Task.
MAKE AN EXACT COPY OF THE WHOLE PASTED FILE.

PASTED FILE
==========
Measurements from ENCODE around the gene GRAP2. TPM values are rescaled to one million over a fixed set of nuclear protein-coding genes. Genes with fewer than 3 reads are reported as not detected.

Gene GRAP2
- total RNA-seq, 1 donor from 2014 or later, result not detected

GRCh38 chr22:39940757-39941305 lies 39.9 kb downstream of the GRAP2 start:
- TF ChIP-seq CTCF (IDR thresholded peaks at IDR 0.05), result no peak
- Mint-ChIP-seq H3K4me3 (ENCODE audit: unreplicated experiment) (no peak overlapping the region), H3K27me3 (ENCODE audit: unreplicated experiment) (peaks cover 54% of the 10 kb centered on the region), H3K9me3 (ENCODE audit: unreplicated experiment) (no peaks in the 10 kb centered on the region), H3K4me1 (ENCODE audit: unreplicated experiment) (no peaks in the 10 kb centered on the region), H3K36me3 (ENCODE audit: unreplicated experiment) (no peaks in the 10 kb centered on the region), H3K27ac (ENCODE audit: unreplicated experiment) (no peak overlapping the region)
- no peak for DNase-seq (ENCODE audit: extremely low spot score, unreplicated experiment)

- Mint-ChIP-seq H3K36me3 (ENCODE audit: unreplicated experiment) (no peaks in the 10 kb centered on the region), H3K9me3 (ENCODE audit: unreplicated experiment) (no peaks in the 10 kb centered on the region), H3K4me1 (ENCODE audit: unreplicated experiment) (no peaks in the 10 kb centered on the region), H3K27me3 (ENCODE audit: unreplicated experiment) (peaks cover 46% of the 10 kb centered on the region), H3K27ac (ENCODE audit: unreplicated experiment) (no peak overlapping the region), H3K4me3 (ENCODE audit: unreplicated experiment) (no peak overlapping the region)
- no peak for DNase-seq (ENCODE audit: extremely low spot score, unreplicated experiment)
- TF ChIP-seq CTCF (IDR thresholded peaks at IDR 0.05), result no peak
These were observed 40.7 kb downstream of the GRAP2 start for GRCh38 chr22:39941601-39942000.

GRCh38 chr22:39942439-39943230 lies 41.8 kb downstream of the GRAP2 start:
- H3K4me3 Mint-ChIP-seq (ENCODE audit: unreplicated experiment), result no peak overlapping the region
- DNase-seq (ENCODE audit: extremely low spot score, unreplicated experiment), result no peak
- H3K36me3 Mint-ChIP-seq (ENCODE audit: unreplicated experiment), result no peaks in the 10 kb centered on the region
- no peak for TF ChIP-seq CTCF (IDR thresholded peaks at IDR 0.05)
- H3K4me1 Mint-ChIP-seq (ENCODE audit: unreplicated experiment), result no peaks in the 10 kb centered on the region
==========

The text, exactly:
Measurements from ENCODE around the gene GRAP2. TPM values are rescaled to one million over a fixed set of nuclear protein-coding genes. Genes with fewer than 3 reads are reported as not detected.

Gene GRAP2
- total RNA-seq, 1 donor from 2014 or later, result not detected

GRCh38 chr22:39940757-39941305 lies 39.9 kb downstream of the GRAP2 start:
- TF ChIP-seq CTCF (IDR thresholded peaks at IDR 0.05), result no peak
- Mint-ChIP-seq H3K4me3 (ENCODE audit: unreplicated experiment) (no peak overlapping the region), H3K27me3 (ENCODE audit: unreplicated experiment) (peaks cover 54% of the 10 kb centered on the region), H3K9me3 (ENCODE audit: unreplicated experiment) (no peaks in the 10 kb centered on the region), H3K4me1 (ENCODE audit: unreplicated experiment) (no peaks in the 10 kb centered on the region), H3K36me3 (ENCODE audit: unreplicated experiment) (no peaks in the 10 kb centered on the region), H3K27ac (ENCODE audit: unreplicated experiment) (no peak overlapping the region)
- no peak for DNase-seq (ENCODE audit: extremely low spot score, unreplicated experiment)

- Mint-ChIP-seq H3K36me3 (ENCODE audit: unreplicated experiment) (no peaks in the 10 kb centered on the region), H3K9me3 (ENCODE audit: unreplicated experiment) (no peaks in the 10 kb centered on the region), H3K4me1 (ENCODE audit: unreplicated experiment) (no peaks in the 10 kb centered on the region), H3K27me3 (ENCODE audit: unreplicated experiment) (peaks cover 46% of the 10 kb centered on the region), H3K27ac (ENCODE audit: unreplicated experiment) (no peak overlapping the region), H3K4me3 (ENCODE audit: unreplicated experiment) (no peak overlapping the region)
- no peak for DNase-seq (ENCODE audit: extremely low spot score, unreplicated experiment)
- TF ChIP-seq CTCF (IDR thresholded peaks at IDR 0.05), result no peak
These were observed 40.7 kb downstream of the GRAP2 start for GRCh38 chr22:39941601-39942000.

GRCh38 chr22:39942439-39943230 lies 41.8 kb downstream of the GRAP2 start:
- H3K4me3 Mint-ChIP-seq (ENCODE audit: unreplicated experiment), result no peak overlapping the region
- DNase-seq (ENCODE audit: extremely low spot score, unreplicated experiment), result no peak
- H3K36me3 Mint-ChIP-seq (ENCODE audit: unreplicated experiment), result no peaks in the 10 kb centered on the region
- no peak for TF ChIP-seq CTCF (IDR thresholded peaks at IDR 0.05)
- H3K4me1 Mint-ChIP-seq (ENCODE audit: unreplicated experiment), result no peaks in the 10 kb centered on the region